Pricing and Terms

The pricing and key terms offered to investors affect the marketing of a hedge fund to potential investors. The traditional marketing literature recognizes pricing as a key marketing variable. Hedge funds must also realize that setting incentive and management fees above prevailing levels will interfere with the growth in assets through marketing. Other provisions, such as lockup periods, hurdle rates, high-water marks, and clawback provisions, affect the desirability of a fund investment. Managers with excellent past performance may demand more restrictive terms, but even successful managers should decide how important these provisions are compared to more assets to manage. Large, successful funds that have little capacity to grow may prefer terms that make their assets more sticky (sticky money describes investments that tend to stay with the manager longer and despite poor performance).

Large investors may demand more favorable terms. Despite fee schedules listed in a private placement memorandum, investors that can place large investments with a particular hedge fund may be able to negotiate lower fees, shorter lockup periods, or other improved terms. Some large investors have been able to negotiate a waiver of all management fees and incentive fees of 10 percent. Many large investors demand complete transparency. Some investors receive daily detailed position information and can perform daily risk analysis of positions both within the hedge fund and aggregating the hedge fund positions with other assets in the larger portfolio.

Effective Marketing Presentations

The marketing presentation should be clear, but it need not be simple. Hedge fund investors are some of the most sophisticated investors and expect to see thoughtful, analytically sound analysis of the proposed investment.

Marketing presentations are much more effective if they include past performance. For many hedge funds, little past performance exists. Funds can use performance from previous employers if the hedge fund manager was responsible for the performance at the earlier entity and the hedge fund investments are similar to the earlier investments. Past performance is more convincing if it is audited. A hedge fund should seek permission to use past performance from another entity in its marketing material.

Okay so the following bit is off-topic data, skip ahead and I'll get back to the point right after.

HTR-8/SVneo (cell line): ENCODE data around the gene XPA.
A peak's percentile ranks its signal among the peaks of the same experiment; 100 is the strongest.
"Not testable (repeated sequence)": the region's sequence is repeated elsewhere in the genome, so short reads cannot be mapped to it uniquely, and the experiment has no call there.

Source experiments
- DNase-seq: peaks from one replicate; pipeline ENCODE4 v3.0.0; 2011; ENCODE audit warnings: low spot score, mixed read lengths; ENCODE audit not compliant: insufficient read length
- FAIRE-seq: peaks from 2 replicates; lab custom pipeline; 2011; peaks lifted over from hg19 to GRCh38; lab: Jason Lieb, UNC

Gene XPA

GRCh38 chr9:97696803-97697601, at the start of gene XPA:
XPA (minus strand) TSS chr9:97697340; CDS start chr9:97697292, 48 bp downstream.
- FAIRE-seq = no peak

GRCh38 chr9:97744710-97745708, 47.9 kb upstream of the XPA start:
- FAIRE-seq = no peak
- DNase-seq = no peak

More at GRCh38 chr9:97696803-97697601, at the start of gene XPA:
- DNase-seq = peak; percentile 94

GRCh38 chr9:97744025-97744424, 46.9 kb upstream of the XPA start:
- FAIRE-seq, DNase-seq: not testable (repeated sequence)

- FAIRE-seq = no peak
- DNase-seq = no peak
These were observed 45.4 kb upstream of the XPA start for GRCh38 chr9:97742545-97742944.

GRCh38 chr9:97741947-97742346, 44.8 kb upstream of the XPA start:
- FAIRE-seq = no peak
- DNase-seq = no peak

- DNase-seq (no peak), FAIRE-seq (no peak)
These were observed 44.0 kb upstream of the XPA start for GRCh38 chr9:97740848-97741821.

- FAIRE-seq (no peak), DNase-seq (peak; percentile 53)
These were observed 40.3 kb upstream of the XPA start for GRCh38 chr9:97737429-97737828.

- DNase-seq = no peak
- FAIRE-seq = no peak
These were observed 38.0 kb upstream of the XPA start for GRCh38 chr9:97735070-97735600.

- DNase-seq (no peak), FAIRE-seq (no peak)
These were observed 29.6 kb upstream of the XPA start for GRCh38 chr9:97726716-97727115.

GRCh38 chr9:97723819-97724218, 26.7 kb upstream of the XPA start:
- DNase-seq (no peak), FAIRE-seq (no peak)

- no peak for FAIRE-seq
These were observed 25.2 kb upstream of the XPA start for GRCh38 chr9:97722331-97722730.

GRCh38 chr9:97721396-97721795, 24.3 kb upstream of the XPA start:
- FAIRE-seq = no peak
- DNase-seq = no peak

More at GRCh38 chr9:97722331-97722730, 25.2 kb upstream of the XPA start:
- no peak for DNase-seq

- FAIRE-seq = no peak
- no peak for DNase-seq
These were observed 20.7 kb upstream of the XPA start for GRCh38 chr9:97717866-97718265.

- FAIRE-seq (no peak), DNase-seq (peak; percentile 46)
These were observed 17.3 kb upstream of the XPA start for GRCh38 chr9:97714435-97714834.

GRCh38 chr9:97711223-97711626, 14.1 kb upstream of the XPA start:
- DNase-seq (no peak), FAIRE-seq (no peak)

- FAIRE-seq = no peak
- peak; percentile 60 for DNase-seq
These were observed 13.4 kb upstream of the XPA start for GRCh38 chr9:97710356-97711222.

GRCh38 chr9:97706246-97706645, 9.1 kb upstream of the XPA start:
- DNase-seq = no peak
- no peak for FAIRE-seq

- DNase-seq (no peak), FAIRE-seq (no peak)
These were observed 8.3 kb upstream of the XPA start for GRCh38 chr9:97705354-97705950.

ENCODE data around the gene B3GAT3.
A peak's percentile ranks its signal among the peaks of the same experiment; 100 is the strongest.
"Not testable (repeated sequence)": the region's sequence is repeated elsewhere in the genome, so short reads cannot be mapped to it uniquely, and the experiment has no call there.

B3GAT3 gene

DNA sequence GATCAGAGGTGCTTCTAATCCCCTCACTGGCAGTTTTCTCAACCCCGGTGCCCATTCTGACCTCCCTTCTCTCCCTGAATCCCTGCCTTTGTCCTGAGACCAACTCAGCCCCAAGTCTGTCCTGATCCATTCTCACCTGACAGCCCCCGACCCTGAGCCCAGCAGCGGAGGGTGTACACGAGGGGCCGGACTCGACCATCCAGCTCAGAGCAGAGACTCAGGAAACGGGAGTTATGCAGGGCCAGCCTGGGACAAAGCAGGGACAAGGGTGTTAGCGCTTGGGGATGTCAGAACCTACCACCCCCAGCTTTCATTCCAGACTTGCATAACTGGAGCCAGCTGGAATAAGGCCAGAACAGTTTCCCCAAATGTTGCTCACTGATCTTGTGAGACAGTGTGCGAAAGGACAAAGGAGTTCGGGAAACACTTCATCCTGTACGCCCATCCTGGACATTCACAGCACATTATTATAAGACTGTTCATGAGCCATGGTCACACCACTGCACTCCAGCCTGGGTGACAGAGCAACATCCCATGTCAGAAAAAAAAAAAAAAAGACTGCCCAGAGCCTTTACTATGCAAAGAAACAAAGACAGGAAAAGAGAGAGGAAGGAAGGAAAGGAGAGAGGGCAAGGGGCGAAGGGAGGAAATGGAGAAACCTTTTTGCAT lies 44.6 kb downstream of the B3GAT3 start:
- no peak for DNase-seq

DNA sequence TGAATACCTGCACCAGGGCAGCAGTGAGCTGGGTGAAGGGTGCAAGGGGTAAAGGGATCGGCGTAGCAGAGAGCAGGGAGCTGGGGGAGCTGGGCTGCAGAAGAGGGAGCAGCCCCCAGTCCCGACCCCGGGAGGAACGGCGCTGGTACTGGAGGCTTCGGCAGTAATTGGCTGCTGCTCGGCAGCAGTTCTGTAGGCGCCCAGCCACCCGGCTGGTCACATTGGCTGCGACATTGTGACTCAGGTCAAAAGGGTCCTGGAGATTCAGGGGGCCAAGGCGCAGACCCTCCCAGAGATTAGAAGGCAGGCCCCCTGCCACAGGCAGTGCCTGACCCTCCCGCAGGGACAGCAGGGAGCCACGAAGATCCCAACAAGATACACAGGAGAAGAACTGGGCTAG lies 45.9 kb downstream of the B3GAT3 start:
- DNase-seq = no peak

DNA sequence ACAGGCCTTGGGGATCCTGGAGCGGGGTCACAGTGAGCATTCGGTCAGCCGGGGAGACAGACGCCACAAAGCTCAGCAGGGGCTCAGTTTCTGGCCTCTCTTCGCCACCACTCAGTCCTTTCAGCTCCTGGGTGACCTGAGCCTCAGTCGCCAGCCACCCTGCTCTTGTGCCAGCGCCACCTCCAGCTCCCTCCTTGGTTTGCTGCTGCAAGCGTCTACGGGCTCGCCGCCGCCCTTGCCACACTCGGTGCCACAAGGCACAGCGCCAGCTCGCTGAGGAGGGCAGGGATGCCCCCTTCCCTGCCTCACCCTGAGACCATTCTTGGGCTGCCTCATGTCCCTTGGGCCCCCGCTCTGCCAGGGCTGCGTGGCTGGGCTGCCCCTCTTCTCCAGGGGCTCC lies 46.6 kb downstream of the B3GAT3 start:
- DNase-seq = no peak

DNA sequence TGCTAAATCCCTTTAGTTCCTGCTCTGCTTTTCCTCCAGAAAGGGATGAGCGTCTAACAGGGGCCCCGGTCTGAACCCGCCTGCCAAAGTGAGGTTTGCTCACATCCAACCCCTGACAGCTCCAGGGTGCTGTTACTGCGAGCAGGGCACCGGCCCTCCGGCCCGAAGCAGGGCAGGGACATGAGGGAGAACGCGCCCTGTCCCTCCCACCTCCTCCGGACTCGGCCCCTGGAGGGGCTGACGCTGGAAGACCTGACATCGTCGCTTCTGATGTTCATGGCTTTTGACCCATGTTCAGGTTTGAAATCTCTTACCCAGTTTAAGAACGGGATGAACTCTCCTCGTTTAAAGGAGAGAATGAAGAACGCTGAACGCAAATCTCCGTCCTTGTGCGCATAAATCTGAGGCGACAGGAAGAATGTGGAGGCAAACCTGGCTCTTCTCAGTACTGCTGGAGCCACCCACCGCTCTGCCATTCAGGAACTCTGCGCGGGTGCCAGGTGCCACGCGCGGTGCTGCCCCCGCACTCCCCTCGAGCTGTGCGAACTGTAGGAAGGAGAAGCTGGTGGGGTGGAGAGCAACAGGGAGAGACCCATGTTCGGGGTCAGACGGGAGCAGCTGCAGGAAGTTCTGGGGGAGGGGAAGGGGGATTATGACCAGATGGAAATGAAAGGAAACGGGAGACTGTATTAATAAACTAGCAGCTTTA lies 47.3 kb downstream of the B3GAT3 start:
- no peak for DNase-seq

12.1 The head trader of a XYZ Hedge Fund speaks at a conference and

describes the investment characteristics of convertible bond hedge funds without disclosing that XYZ Hedge Fund is a prominent convertible bond hedge fund. After the speech, someone from the audience approaches the speaker and ultimately makes an investment in XYZ Hedge Fund. Has XYZ violated U.S. securities laws prohibiting general solicitation?

.2 Suppose in question 12.1 the speaker is the director of marketing

who gets paid based on the amount of new money raised for the fund and the hedge fund is registered as a broker-dealer. Has XYZ violated U.S. securities laws prohibiting general solicitation?

12.3 Suppose in question 12.1 the speaker is a third-party marketer who uses XYZ performance to demonstrate the desirability of the convertible bond strategy. Has XYZ violated U.S. securities laws prohibiting general solicitation?

12.4 An investor is interested in investing in a long/short equity fund and compiles a list of two dozen candidate funds. She writes to all 24 and inquires about performance and fees. Is she violating securities laws in making a mass mailing? Can the hedge funds legally reply to the request for information?

12.5 You are a potential hedge fund investor and have been talking with an investment professional about Acme Limited Partners, a global macro hedge fund. You learn that your contact does not work for Acme and, in fact, markets several different hedge funds. Should you refuse to invest in Acme because the combined fees will be too high?

12.6Why do securities laws prevent a hedge fund from advertising?12.7A fund with $5 million under management contracts with a third-

party marketer to raise additional funds. The agreement calls for the marketer to receive 20 percent of all incentive and management fees collected by the management company for three years. The fund raises an additional $10 million and in the next year earns a 10 percent return before management and incentive fees of 1 and 20. How much does the marketer collect? To simplify the calculations, assume that the management fee is charged at the end of the year, so the entire $15 million earns the return.

.8 How much of the fee paid to the marketer in question 12.7 represents fees on money not raised by the third-party marketer? 12.9 A hedge funds prime broker introduces a potential investor to the fund in question 12.7. The investor places $1 million in the hedge fund. How much fee income does the prime broker collect if the gross return is 12 percent the next year?

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Previous Issues

200605-20Value at risk is an adaptation of classical statistics to risk measurement

200605-19Summary of Hedge Fund Risk and Return Data

200605-18Most hedge funds create an interim closing to measure partner gain or loss

200605-17Hedge funds located in taxable jurisdictions are structured

200605-16A hedge fund, in contrast, carries a portfolio of investment securities

200605-15Hedge funds may be organized as corporations, especially outside the United States

200605-14Some hedge funds have trouble revaluing certain kinds of assets at the end of each period